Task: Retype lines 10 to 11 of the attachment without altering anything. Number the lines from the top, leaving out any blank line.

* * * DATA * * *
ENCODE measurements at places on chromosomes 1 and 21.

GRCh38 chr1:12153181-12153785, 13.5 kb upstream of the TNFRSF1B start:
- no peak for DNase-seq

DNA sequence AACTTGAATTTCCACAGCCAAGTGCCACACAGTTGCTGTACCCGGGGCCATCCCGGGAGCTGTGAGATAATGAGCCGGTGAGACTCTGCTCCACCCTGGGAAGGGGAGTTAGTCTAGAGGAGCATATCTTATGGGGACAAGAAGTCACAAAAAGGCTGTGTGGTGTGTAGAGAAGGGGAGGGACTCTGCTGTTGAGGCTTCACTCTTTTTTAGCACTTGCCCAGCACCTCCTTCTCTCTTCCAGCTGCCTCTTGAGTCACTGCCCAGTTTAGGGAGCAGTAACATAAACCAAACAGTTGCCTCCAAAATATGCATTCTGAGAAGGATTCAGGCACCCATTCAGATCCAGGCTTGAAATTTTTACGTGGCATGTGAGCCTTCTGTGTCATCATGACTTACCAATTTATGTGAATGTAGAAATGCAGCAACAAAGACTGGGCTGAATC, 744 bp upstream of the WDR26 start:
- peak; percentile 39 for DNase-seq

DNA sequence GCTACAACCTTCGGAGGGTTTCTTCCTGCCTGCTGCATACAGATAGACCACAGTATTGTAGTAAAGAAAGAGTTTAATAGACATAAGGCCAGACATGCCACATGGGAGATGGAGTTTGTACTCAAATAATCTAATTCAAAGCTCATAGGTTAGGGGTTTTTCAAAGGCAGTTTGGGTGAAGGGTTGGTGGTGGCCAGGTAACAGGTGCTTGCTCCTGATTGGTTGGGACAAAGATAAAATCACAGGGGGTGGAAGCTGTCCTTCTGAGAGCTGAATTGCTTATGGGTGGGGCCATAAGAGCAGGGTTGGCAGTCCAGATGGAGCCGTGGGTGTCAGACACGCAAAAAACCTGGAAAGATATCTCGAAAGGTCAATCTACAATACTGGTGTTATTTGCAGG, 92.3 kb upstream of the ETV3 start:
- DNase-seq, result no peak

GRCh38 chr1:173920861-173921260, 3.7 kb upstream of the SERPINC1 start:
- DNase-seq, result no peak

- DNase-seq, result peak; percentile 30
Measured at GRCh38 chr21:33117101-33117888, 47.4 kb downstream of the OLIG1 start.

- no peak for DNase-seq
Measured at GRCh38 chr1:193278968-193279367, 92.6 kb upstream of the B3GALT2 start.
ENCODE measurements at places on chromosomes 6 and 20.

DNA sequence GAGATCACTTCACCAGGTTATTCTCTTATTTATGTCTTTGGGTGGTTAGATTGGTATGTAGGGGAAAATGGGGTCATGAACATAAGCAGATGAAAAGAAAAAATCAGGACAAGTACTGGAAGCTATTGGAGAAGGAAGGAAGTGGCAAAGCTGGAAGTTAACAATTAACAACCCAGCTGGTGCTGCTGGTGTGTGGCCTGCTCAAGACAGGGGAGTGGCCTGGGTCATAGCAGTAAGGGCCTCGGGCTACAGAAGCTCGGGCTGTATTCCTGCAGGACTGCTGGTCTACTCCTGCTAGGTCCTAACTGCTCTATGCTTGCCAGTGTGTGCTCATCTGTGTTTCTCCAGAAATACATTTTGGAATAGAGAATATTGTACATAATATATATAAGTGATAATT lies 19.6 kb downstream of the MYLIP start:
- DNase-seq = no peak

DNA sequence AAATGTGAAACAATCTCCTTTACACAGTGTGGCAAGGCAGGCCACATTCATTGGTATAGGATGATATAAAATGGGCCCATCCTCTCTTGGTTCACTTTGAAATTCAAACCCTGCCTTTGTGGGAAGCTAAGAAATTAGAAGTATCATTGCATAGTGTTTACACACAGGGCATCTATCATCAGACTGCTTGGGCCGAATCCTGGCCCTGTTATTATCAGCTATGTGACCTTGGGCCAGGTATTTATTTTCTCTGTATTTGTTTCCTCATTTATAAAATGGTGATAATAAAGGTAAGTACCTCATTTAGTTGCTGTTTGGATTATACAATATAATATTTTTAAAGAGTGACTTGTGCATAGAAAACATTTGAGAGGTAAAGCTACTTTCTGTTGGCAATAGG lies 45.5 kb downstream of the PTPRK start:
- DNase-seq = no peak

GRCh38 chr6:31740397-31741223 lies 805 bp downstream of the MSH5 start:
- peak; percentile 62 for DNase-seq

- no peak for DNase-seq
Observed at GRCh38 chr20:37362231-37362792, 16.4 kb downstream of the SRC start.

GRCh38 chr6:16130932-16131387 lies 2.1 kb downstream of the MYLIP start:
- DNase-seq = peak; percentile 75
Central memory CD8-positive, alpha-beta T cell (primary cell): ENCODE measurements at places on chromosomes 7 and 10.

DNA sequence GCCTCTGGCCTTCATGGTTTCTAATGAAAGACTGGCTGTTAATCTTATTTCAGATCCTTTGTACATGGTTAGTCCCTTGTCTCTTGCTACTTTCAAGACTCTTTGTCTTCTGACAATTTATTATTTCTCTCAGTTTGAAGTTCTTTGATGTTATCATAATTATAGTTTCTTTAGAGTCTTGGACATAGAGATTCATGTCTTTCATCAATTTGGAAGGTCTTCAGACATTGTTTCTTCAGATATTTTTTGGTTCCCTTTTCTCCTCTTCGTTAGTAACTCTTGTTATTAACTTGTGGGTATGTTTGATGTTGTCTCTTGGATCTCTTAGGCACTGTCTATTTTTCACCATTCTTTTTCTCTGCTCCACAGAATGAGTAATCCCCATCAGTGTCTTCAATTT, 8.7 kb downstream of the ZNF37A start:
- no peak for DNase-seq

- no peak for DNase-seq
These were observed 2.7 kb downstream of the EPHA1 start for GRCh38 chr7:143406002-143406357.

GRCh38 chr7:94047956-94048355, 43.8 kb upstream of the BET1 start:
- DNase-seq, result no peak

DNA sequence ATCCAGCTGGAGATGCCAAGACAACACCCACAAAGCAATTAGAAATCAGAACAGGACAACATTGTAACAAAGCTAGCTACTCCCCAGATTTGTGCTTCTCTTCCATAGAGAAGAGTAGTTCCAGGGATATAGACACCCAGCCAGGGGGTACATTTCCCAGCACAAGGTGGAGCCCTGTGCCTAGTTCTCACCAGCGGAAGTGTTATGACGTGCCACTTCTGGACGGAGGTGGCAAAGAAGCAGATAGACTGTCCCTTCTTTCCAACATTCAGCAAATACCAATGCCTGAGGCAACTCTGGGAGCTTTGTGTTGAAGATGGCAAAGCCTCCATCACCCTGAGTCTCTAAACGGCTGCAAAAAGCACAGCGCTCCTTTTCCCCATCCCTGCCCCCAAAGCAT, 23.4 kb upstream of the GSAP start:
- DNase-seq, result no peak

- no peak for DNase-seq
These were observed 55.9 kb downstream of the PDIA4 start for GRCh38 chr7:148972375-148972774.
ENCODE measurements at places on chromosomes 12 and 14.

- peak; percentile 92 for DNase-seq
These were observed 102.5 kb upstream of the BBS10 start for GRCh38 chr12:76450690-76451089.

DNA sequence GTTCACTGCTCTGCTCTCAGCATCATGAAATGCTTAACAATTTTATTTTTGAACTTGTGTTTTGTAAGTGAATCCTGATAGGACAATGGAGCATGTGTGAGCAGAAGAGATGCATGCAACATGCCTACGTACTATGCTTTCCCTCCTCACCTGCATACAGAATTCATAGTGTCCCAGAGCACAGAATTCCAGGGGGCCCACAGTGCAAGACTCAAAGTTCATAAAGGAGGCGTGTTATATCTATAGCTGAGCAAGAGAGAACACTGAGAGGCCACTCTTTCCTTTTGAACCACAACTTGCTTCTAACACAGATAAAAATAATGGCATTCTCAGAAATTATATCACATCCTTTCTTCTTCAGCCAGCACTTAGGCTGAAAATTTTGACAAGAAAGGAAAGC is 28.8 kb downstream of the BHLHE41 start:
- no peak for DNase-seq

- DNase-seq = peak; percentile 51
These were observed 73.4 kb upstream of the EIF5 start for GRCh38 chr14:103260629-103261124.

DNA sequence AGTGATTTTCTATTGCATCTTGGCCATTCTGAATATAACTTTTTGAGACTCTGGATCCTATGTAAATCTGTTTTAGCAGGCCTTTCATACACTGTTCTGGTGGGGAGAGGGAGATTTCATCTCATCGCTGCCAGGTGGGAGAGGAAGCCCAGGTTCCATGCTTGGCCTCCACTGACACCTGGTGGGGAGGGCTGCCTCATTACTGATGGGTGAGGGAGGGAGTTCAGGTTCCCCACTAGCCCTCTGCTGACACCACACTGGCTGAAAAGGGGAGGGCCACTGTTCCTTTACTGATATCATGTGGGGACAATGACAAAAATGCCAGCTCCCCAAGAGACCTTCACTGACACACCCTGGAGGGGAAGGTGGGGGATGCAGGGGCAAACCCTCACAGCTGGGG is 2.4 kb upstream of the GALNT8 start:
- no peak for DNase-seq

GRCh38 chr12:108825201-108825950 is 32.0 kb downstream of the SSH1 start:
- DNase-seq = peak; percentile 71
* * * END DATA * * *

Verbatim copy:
- DNase-seq, result peak; percentile 30
Measured at GRCh38 chr21:33117101-33117888, 47.4 kb downstream of the OLIG1 start.